While the art of baking sourdough bread has a long history, these leavened loaves are enjoying a renaissance across Toronto right now. With only water, flour, salt, and yeast, residents are hunting down beginner recipes, watching masterclasses on Youtube, and chatting via social media to find out how to make the flavourful bread at home.
Since mid-March, however, grocery stores have been repeatedly knocked out of their stock of flour. This scarcity has started some impressive grassroots movements within Toronto communities like Leaside, where neighbours are sharing recipes, tips, and even adopting out jars of their own mother doughs.
“It all started when we had to figure out a long-distance plan for the kids’ schooling,” says Angela Lam Perieteanu, an estate lawyer who lives in Leaside. “My husband took on the academics and I decided to take on life lessons. It was really fun for them, but shortly after, we couldn’t find any yeast. I noticed my daughter was reading Little House on the Prairie, and I thought: if Laura Ingalls can do this without commercial yeast, we can too.”
Flour, water, and five days later, Lam Perieteanu had a sourdough starter. She adopted out one jar of her mother dough to a neighbour asking for help in their community’s Facebook group. But as word of the “Leaside Sourdough Lady” began to spread, a local bread baking collective was born. As of now, Lam Perieteanu has adopted out 117 jars via porch pickups for neighbours in Leaside and Davisville Village. She’s even started a blog, as it’s now impossible to text each person with her step-by-step instructions and photos. Lam Perieteanu’s mother dough has even bred other small baking collectives, as neighbours split out their sourdough starters for friends and family.
Tips and tricks for the perfect loaf abound right now (avoid bleached flour, use bottled water without fluoride and chlorine). But as Lam Perieteanu has worked through existing recipes to craft her own through trial and error, she’s discovered two top tips for anyone who might soon rise to the occasion.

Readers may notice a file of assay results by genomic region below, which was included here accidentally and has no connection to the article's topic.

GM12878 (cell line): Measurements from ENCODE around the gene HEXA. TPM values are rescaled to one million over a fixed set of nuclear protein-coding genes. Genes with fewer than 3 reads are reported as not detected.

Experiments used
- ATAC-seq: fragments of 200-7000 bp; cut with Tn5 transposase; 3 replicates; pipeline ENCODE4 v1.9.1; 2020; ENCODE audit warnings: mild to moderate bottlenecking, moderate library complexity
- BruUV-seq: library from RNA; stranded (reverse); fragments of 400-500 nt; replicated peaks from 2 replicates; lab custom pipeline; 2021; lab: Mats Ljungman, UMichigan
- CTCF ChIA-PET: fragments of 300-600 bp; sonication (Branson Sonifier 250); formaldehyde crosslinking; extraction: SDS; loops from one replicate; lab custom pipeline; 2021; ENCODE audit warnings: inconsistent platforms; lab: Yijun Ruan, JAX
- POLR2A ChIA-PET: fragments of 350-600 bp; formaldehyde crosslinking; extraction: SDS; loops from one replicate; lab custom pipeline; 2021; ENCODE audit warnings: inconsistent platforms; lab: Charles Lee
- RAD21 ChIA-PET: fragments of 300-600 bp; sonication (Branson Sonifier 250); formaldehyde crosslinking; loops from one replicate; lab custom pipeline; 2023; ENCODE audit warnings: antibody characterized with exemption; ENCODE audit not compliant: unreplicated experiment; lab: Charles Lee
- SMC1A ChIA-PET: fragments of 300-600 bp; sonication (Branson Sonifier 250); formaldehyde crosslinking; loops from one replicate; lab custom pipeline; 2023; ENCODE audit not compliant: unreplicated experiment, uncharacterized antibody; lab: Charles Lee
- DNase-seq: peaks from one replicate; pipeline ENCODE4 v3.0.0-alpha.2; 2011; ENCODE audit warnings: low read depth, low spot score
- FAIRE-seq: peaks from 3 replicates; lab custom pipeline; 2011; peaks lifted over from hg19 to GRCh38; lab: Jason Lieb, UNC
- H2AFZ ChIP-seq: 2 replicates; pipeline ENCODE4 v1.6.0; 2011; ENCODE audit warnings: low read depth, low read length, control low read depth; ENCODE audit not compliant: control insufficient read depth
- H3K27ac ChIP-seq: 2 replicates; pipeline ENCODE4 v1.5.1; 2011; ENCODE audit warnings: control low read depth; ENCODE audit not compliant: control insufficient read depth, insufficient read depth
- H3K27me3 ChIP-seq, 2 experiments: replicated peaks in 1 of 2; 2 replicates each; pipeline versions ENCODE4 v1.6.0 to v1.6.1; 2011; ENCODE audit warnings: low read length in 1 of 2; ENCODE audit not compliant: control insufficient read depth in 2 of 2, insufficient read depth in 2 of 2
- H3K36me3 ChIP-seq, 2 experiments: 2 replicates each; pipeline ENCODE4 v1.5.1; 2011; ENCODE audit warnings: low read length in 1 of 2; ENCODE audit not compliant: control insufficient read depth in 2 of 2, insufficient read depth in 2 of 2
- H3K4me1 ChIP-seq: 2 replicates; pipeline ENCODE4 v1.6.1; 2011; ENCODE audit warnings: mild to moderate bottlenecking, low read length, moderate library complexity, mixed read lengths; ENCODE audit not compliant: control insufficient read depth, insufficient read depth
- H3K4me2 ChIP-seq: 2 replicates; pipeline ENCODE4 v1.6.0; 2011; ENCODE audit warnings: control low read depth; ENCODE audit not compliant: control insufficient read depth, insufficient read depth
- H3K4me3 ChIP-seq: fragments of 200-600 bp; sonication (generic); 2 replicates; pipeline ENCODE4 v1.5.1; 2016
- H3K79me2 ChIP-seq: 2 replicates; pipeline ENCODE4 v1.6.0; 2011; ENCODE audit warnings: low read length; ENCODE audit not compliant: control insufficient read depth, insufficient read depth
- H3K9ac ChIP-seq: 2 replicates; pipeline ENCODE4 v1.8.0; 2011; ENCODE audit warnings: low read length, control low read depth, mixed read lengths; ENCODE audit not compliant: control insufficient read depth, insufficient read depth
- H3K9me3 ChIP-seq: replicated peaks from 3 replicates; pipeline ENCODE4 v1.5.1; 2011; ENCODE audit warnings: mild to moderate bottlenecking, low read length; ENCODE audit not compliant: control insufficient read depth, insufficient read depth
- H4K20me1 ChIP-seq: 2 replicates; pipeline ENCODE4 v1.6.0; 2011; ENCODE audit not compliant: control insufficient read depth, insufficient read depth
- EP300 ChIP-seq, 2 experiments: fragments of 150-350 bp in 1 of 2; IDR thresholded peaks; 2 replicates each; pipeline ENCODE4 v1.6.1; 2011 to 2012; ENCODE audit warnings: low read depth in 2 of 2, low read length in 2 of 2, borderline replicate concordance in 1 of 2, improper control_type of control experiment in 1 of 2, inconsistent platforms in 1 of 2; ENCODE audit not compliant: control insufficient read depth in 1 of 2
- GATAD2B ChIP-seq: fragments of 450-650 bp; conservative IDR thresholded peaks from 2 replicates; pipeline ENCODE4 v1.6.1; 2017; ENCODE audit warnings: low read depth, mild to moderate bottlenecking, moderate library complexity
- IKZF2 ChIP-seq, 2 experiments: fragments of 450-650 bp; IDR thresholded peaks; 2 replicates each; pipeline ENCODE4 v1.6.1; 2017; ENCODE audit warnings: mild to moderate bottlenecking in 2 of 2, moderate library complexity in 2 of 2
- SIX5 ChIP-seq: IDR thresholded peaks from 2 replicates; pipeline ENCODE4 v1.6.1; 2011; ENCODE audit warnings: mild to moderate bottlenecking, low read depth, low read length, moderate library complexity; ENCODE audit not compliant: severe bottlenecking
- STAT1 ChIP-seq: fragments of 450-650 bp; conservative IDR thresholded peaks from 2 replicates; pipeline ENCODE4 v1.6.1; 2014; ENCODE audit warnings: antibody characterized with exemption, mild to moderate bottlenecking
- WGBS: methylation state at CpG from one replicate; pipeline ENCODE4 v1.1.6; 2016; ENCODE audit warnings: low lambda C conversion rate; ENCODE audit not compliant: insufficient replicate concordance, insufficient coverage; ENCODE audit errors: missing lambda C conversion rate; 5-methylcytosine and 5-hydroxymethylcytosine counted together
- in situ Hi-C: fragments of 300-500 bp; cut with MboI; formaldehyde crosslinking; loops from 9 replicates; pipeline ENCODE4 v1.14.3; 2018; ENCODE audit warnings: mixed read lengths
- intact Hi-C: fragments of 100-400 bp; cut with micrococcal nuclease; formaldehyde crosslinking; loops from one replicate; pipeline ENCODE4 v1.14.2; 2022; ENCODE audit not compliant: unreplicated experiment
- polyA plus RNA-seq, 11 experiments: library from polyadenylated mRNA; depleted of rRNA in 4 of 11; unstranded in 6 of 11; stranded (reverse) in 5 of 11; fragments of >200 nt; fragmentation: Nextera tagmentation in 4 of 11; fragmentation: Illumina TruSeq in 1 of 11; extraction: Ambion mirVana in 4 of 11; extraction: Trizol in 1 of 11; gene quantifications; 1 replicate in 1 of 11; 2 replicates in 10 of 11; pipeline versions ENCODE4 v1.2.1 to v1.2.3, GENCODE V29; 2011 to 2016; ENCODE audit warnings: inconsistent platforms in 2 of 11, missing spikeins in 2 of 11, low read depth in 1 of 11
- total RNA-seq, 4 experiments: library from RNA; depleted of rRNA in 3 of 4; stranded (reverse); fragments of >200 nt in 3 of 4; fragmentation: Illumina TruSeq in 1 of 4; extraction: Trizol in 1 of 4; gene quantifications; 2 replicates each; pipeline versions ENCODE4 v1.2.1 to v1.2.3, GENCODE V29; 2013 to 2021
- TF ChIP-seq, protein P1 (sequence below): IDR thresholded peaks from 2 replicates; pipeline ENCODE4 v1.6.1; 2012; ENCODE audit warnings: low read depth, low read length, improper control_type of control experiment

“For really consistent results, I suggest weighing instead of measuring your ingredients,” says Lam Perieteanu. “And one important lesson I’ve learned is you can’t watch the clock, you have to watch your dough. Temperatures in houses differ, and your dough will tell you when it’s ready.”
Where to find other key ingredients
As for where to get flour, Costco has reportedly been stocked up recently. Bulk Barn has delivery and curbside pickup options for their current inventory, and if you’re willing to wait a few weeks, some artisanal mills are delivering as well. Summerhill Market has been doing incredible things since the start of the pandemic, like packaging their own supplies of flour and selling it at cost when no one could find flour. They’re still delivering, and even have a priority service for seniors. And, if you want to skip the step of making your own sourdough starter, Burdock Brewery has been selling cans of their homemade sourdough starters for $3 with all proceeds going to charity.
“You’ve got to find something during this isolation to not go stir-crazy,” says Lam Perieteanu. “Work is work, and housework is housework, but you need things for yourself. We can’t get together, but we can share our baking successes and failures. It’s just another way of bringing people together.”